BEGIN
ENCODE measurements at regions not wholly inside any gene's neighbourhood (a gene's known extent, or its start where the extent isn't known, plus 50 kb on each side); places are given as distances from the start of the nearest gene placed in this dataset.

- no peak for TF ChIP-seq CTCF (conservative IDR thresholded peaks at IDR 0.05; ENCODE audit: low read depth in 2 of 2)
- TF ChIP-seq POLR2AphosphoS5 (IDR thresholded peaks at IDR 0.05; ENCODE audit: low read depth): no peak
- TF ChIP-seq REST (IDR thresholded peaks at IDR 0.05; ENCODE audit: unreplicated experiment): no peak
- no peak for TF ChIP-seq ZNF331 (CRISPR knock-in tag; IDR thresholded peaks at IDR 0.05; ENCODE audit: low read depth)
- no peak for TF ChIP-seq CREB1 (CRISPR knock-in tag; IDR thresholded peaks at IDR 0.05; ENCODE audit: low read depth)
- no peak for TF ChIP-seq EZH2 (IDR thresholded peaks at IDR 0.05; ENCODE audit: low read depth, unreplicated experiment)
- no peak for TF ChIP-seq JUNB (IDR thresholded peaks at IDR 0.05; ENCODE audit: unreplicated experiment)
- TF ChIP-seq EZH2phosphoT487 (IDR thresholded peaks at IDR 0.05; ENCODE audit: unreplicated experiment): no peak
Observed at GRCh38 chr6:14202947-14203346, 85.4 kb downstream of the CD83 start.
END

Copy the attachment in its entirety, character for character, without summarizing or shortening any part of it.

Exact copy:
ENCODE measurements at regions not wholly inside any gene's neighbourhood (a gene's known extent, or its start where the extent isn't known, plus 50 kb on each side); places are given as distances from the start of the nearest gene placed in this dataset.

- no peak for TF ChIP-seq CTCF (conservative IDR thresholded peaks at IDR 0.05; ENCODE audit: low read depth in 2 of 2)
- TF ChIP-seq POLR2AphosphoS5 (IDR thresholded peaks at IDR 0.05; ENCODE audit: low read depth): no peak
- TF ChIP-seq REST (IDR thresholded peaks at IDR 0.05; ENCODE audit: unreplicated experiment): no peak
- no peak for TF ChIP-seq ZNF331 (CRISPR knock-in tag; IDR thresholded peaks at IDR 0.05; ENCODE audit: low read depth)
- no peak for TF ChIP-seq CREB1 (CRISPR knock-in tag; IDR thresholded peaks at IDR 0.05; ENCODE audit: low read depth)
- no peak for TF ChIP-seq EZH2 (IDR thresholded peaks at IDR 0.05; ENCODE audit: low read depth, unreplicated experiment)
- no peak for TF ChIP-seq JUNB (IDR thresholded peaks at IDR 0.05; ENCODE audit: unreplicated experiment)
- TF ChIP-seq EZH2phosphoT487 (IDR thresholded peaks at IDR 0.05; ENCODE audit: unreplicated experiment): no peak
Observed at GRCh38 chr6:14202947-14203346, 85.4 kb downstream of the CD83 start.